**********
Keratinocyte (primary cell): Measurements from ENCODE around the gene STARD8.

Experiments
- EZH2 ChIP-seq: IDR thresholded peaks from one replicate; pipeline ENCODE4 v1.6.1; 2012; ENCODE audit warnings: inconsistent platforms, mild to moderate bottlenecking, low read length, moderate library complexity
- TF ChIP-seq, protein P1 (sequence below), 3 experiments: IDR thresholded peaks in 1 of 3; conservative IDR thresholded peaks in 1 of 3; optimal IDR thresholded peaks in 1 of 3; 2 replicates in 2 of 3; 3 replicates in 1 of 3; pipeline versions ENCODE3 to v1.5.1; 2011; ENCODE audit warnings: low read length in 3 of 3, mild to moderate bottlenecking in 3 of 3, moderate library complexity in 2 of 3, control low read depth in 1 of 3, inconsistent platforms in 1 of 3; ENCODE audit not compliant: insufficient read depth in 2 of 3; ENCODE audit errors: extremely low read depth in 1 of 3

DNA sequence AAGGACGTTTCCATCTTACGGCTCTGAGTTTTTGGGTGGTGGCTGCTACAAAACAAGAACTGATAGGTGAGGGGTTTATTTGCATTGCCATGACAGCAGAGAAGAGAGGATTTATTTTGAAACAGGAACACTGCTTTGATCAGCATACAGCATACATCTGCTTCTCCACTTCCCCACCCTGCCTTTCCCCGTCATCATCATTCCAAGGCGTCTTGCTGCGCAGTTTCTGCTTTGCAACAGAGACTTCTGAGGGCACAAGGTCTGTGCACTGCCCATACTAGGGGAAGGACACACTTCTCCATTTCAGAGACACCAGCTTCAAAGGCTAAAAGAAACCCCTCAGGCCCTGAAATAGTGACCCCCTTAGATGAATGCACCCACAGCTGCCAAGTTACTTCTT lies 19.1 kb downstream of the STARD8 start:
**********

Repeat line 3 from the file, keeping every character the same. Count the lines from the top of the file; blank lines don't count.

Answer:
- EZH2 ChIP-seq: IDR thresholded peaks from one replicate; pipeline ENCODE4 v1.6.1; 2012; ENCODE audit warnings: inconsistent platforms, mild to moderate bottlenecking, low read length, moderate library complexity